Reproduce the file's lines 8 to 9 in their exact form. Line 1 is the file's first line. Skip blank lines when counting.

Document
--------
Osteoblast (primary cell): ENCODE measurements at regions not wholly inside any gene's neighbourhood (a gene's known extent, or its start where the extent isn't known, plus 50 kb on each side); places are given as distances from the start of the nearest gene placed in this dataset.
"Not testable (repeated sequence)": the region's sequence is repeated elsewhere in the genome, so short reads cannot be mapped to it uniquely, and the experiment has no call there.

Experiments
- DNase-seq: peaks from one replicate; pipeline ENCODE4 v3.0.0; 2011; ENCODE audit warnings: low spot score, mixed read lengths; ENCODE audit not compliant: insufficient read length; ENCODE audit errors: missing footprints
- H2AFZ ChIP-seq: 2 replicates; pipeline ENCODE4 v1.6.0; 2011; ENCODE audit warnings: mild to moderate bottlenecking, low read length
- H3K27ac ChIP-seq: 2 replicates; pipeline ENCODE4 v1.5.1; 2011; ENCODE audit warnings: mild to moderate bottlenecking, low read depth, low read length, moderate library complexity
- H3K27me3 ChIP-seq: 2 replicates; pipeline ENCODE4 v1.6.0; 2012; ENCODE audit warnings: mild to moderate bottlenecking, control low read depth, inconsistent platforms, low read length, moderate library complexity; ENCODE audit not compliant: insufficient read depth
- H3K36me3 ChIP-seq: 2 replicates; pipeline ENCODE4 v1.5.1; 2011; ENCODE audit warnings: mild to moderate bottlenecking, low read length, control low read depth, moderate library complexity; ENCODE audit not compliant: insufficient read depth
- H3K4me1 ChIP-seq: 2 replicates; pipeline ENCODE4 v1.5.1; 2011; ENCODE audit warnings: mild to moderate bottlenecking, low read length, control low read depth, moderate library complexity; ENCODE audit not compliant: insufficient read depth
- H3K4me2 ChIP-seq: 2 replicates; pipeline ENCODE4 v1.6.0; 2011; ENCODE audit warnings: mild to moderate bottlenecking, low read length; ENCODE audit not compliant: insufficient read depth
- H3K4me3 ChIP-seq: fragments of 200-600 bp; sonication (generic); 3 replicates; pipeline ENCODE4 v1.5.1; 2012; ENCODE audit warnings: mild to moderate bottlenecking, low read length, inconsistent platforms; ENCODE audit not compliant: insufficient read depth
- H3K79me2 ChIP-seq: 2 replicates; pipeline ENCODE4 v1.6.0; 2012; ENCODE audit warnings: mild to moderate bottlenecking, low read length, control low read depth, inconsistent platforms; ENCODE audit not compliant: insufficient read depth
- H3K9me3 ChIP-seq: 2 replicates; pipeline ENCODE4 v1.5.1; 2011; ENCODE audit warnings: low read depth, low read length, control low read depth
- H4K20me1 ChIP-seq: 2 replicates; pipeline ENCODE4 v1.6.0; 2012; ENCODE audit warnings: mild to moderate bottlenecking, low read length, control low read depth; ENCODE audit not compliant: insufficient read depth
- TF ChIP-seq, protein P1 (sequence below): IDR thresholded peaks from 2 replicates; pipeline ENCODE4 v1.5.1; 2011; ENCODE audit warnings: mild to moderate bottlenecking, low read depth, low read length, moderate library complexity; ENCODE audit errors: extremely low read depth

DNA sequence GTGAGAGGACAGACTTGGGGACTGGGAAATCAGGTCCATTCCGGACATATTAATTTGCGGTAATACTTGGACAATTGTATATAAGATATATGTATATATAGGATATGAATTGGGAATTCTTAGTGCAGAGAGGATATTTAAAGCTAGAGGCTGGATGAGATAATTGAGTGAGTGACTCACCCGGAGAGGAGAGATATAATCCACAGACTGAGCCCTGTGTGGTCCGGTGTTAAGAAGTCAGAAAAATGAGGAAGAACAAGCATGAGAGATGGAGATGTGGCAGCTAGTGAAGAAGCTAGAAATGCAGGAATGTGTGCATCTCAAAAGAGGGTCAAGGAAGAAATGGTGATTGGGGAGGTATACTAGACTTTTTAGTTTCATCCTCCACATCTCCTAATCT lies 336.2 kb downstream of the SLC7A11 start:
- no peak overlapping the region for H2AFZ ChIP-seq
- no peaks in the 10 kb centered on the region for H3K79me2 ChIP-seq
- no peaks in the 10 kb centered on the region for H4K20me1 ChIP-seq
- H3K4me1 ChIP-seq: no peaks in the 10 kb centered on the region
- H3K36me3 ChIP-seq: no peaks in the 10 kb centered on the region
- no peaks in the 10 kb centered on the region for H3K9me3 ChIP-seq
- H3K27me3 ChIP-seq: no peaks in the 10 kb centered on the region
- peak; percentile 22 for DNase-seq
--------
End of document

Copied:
- H3K36me3 ChIP-seq: 2 replicates; pipeline ENCODE4 v1.5.1; 2011; ENCODE audit warnings: mild to moderate bottlenecking, low read length, control low read depth, moderate library complexity; ENCODE audit not compliant: insufficient read depth
- H3K4me1 ChIP-seq: 2 replicates; pipeline ENCODE4 v1.5.1; 2011; ENCODE audit warnings: mild to moderate bottlenecking, low read length, control low read depth, moderate library complexity; ENCODE audit not compliant: insufficient read depth